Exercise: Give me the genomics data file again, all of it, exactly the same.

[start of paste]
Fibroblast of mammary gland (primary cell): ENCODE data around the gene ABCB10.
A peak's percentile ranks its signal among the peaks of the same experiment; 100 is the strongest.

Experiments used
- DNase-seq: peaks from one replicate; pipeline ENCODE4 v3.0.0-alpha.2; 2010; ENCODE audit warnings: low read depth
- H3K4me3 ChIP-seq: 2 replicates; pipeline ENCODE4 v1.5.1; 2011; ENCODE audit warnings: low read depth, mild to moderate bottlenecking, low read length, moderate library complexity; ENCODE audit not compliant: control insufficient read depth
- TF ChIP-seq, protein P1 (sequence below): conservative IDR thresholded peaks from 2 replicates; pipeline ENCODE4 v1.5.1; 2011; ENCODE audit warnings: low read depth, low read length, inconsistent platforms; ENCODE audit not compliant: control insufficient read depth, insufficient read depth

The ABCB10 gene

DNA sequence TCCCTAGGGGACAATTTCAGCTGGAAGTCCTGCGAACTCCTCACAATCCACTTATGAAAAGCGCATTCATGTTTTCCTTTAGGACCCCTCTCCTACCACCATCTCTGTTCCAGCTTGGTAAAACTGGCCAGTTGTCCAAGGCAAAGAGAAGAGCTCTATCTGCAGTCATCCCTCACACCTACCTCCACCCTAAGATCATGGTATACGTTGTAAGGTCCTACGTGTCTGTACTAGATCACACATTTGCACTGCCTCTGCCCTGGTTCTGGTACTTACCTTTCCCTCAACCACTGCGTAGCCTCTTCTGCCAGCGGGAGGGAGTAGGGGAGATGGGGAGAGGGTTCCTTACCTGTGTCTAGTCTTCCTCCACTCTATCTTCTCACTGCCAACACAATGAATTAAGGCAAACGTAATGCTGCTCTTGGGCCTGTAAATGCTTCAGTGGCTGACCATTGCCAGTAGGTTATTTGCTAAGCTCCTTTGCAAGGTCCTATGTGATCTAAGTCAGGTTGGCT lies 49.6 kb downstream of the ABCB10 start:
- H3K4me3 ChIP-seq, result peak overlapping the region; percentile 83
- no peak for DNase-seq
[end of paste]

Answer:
Fibroblast of mammary gland (primary cell): ENCODE data around the gene ABCB10.
A peak's percentile ranks its signal among the peaks of the same experiment; 100 is the strongest.

Experiments used
- DNase-seq: peaks from one replicate; pipeline ENCODE4 v3.0.0-alpha.2; 2010; ENCODE audit warnings: low read depth
- H3K4me3 ChIP-seq: 2 replicates; pipeline ENCODE4 v1.5.1; 2011; ENCODE audit warnings: low read depth, mild to moderate bottlenecking, low read length, moderate library complexity; ENCODE audit not compliant: control insufficient read depth
- TF ChIP-seq, protein P1 (sequence below): conservative IDR thresholded peaks from 2 replicates; pipeline ENCODE4 v1.5.1; 2011; ENCODE audit warnings: low read depth, low read length, inconsistent platforms; ENCODE audit not compliant: control insufficient read depth, insufficient read depth

The ABCB10 gene

DNA sequence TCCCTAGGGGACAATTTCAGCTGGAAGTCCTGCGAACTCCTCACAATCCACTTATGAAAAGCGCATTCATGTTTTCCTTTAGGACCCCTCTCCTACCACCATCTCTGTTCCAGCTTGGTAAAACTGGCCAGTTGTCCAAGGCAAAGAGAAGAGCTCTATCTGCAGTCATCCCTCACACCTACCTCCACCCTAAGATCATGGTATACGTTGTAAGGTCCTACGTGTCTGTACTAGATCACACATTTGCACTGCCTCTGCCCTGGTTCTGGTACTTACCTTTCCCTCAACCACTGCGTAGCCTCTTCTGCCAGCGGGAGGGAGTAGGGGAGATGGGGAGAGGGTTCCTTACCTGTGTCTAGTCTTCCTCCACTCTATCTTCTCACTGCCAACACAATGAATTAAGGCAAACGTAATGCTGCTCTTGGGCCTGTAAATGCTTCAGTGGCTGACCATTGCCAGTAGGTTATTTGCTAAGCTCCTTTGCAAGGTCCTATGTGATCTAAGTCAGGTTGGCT lies 49.6 kb downstream of the ABCB10 start:
- H3K4me3 ChIP-seq, result peak overlapping the region; percentile 83
- no peak for DNase-seq